Interview with an Author/ Narrator: Denise Kahn


Denise Kahn Bio:

My very first memory of life was the sound of my mother’s glorious voice singing to me, most likely a Brahms lullaby, and I’m convinced that is why music always has a delicious way of creeping into my writing and becomes one of the most important elements.

I spent twenty years in Europe because of my father, who was with the U.S. Diplomatic Corps, and my mother who was an opera singer. I worked mainly as a simultaneous interpreter and translator, as I am a linguist and speak several languages, five of which are fluent. I also worked in the travel/airline and music industries and I have incorporated some of my adventures in Travel Tales, my short travel stories series. Because of my exposure to people of different nations my writing includes many foreign settings and cultures.

I write about romance, suspense and thrillers in different genres: Contemporary, historical and military. I demand of myself to be accurate in my research and to produce the best work possible. I hope that my books are entertaining, perhaps enlightening and informative. I want my readers to enjoy the time we spend ‘together’ and for my characters to be just as alive as they are to me, even when the last page is turned.
In addition to fiction I have published Travel Tales, short adventure stories from different places around the globe.

I am a proud mother of a gallant Marine who served in Iraq, and among the members of our household you will find Louie the cat (aka King Louie XIX), so named because of his clawing love of Louis XV and XVI furniture, and surely thinks he must have been a fearless Marine in one of his former lives.

“Isabel Allende, Paulo Coelho, Denise Kahn. What do they have in common? They are great writers and storytellers with a touch of mysticism. Each one of these authors has a specialty or unique ingredient that puts them in a class of their own. Ms. Kahn’s writing is fluid and elegant. Split-Second Lifetime, like House of Spirits and The Alchemist, is bound to become a classic.”

Split-Second Lifetime is an International Bestseller in ten countries.

iTunes has ranked Peace of Music #1 in their TOP BOOKS.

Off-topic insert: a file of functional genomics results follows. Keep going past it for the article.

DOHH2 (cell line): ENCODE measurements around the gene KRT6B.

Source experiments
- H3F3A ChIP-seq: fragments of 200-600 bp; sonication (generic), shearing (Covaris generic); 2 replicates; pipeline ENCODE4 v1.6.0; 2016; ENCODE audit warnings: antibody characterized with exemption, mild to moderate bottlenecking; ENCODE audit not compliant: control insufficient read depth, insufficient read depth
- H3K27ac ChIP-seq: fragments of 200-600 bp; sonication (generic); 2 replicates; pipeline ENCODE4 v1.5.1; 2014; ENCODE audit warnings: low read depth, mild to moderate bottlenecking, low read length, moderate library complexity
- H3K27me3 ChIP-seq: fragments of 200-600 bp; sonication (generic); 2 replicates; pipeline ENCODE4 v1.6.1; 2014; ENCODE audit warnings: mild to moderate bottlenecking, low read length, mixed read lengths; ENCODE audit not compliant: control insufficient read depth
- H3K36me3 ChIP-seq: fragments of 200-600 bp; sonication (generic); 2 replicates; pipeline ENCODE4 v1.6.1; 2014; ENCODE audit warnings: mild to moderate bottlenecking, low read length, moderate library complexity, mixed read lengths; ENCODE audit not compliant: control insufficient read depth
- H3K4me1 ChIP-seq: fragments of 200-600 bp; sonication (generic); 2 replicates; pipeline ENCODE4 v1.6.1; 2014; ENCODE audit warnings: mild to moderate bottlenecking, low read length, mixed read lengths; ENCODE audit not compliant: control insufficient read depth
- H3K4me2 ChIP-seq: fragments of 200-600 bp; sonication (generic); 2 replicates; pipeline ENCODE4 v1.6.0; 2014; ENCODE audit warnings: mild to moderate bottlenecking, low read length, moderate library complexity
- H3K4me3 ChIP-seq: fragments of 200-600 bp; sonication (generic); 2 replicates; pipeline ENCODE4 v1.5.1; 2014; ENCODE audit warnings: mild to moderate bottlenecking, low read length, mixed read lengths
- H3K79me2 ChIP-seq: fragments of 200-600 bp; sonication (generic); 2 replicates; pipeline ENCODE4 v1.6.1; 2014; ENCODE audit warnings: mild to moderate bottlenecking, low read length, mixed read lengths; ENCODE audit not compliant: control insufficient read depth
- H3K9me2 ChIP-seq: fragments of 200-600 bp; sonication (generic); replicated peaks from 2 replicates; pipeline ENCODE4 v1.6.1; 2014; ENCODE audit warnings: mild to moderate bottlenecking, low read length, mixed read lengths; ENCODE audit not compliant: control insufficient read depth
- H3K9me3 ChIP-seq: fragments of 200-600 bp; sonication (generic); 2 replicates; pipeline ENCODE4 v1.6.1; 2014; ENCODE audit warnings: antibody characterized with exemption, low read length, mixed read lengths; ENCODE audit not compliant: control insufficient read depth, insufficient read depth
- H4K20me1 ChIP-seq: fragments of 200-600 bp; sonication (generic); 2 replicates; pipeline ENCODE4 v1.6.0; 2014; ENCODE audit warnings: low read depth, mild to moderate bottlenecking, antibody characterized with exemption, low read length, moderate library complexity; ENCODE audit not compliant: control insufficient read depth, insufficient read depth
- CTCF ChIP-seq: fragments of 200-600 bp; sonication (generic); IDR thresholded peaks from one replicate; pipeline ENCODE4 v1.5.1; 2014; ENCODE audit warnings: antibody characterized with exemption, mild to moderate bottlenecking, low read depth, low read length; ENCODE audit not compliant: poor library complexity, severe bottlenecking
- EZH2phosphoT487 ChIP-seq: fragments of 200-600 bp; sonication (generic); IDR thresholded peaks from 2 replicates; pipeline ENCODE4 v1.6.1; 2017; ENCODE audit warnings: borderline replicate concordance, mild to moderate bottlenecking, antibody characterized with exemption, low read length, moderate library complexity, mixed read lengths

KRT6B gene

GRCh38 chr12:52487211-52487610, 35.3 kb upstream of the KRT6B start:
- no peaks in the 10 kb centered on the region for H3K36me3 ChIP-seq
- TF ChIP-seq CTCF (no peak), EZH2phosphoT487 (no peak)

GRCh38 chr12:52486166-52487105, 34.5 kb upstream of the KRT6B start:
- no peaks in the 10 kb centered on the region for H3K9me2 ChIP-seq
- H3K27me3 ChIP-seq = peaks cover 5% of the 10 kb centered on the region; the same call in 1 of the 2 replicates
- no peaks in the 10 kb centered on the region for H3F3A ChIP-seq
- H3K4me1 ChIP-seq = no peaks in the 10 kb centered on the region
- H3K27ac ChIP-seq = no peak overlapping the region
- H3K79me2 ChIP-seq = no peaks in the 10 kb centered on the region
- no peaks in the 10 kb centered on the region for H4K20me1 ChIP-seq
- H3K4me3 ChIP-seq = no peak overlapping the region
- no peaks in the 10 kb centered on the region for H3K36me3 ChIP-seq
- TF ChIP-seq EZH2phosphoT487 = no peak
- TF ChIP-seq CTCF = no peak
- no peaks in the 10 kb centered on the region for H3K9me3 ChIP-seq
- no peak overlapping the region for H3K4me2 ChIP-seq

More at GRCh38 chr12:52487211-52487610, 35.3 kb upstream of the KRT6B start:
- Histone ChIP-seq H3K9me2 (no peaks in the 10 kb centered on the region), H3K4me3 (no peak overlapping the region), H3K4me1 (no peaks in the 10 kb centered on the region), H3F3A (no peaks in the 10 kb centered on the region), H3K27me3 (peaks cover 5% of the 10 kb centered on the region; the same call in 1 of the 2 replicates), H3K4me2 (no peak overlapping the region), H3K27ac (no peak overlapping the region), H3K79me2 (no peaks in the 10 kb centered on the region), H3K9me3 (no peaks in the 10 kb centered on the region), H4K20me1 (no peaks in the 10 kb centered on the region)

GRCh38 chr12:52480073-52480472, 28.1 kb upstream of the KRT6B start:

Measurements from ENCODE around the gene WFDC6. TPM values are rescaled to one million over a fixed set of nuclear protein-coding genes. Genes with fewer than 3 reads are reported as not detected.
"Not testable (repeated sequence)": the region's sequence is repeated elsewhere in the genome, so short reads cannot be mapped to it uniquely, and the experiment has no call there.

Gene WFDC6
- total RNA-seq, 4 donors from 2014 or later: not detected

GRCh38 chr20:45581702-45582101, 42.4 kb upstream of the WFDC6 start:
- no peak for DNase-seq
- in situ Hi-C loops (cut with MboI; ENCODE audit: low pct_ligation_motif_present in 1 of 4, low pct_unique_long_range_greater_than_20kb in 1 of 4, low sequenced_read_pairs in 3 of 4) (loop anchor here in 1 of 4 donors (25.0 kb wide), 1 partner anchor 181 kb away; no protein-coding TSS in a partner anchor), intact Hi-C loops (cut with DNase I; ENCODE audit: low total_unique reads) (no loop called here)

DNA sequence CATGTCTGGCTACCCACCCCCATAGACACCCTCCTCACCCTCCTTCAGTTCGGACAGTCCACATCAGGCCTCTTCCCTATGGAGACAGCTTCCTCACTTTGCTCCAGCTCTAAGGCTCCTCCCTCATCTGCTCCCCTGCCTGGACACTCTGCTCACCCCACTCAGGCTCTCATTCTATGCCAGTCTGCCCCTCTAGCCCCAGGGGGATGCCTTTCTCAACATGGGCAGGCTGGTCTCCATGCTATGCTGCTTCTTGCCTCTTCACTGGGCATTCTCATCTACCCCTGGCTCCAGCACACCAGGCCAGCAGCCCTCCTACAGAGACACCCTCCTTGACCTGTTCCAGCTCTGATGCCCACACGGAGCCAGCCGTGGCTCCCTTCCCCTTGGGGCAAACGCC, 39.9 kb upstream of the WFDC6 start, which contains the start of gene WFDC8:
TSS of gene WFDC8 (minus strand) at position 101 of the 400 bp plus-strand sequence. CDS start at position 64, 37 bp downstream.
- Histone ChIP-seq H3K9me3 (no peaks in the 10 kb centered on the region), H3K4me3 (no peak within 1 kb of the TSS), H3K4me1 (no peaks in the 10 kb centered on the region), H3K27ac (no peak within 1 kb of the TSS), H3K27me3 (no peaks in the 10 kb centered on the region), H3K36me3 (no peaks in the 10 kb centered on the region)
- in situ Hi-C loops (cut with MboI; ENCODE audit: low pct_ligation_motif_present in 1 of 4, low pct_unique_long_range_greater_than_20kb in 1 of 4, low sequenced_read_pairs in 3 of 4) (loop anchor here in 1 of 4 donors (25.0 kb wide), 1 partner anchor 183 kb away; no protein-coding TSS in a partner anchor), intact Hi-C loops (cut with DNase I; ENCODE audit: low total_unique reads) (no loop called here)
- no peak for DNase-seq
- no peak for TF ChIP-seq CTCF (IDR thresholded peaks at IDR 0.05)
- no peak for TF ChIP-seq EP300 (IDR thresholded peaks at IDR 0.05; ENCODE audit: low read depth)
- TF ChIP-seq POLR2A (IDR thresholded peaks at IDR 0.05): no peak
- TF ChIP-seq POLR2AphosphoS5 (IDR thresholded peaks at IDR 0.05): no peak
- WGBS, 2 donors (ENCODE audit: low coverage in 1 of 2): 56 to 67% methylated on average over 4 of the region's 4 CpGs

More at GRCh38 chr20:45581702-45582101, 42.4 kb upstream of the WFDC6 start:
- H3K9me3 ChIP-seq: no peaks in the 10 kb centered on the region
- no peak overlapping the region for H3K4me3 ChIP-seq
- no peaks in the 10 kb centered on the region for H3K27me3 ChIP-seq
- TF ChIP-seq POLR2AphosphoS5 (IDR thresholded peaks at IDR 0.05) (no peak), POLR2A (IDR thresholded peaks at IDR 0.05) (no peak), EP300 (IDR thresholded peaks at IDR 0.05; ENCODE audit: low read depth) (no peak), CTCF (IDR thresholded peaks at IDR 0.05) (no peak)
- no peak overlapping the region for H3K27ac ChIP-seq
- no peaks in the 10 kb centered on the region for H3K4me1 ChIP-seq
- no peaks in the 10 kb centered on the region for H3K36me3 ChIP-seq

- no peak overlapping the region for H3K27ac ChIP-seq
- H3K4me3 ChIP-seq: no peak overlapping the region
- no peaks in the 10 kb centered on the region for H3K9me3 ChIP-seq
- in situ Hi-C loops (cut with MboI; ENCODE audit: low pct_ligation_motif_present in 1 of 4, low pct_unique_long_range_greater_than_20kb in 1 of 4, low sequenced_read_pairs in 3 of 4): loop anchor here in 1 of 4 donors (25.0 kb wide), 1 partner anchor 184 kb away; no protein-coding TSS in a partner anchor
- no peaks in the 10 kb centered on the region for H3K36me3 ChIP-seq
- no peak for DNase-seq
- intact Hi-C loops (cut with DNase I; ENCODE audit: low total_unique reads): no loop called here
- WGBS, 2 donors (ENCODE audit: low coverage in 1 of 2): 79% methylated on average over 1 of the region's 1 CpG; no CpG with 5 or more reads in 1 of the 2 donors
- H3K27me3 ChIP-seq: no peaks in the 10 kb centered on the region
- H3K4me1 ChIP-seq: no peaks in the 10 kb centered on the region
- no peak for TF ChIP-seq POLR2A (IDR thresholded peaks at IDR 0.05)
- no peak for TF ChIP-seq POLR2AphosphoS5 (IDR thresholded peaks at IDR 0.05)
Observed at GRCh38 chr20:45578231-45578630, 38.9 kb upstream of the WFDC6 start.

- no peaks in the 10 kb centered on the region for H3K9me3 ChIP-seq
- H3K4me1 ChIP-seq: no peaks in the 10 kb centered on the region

More info:

You are both a writer and professional narrator. Sometimes writers will narrate their own books, but you are the first person I’ve come across who is a writer of numerous books as well as a professional narrator of other people’s books. Which came first? Narration or publishing books?

The writing came first, then the audiobooks.

How did you come to do each of your arts?

Writing: I actually didn’t like writing and found it boring -— my parents used to do my compositions in school! Years later I finally figured out that when I wrote what I liked and what I found interesting it was actually wonderful and fun! At some point in my life I was going through a difficult time and started thinking about this story in my head. One night I sat down and starting writing it. Hours, and many pages later, when the first rays of sun started winking through my window, I realized I had been at it all night. I not only had been bitten by the writing bug, it became the best therapy possible.

Narration: I’ve always wanted to do something with my voice. At first I wanted to dub movies into other languages, or foreign films into English. Then I wanted to become a singer, as my mother was. At some point I worked on a ship as a cruise director and made announcements in several languages (think life vests, evacuation drills and the Love Boat). I also worked as a simultaneous interpreter—again a microphone in front of my face. I made announcements for an international airline at a major airport, where one day one of the passengers, a former prime minister for Greece, invited me to make announcements in three languages for the Athens Olympics. As much as I would have loved to, I graciously declined as my son was in a war zone in Iraq. Also, Nana Mouskouri, a very famous international singer, heard me make announcements in different languages at the airport and came over to talk to me. She asked me if I sang. I said I was a diva in the shower and in the car. She ‘insisted’ I do something with ‘my beautiful voice and with my perfect accents’—such a lovely person and what a compliment! She was the kick in the derrière that made me take the plunge into what I had always wanted to do -— audiobook narration.

You have led a fascinating life, growing up in Europe, the daughter of a U.S. diplomat and a professional opera singer. How has that background helped your writing and/or your narration?

My very first memory of life was the sound of my mother’s glorious voice singing to me, most likely a Brahms lullaby, and I’m convinced that is why music always has a delicious way of creeping into my writing and becomes one of the most important elements, the glue that holds the story together. I find that music is almost synonymous with being in a state of trance, and that is how I become when I write. I get very focused, and live the scenes with my characters. As each mise en scène blooms, music envelopes my mind with a melisma, a tune with words that don’t pertain to any language and are just made up.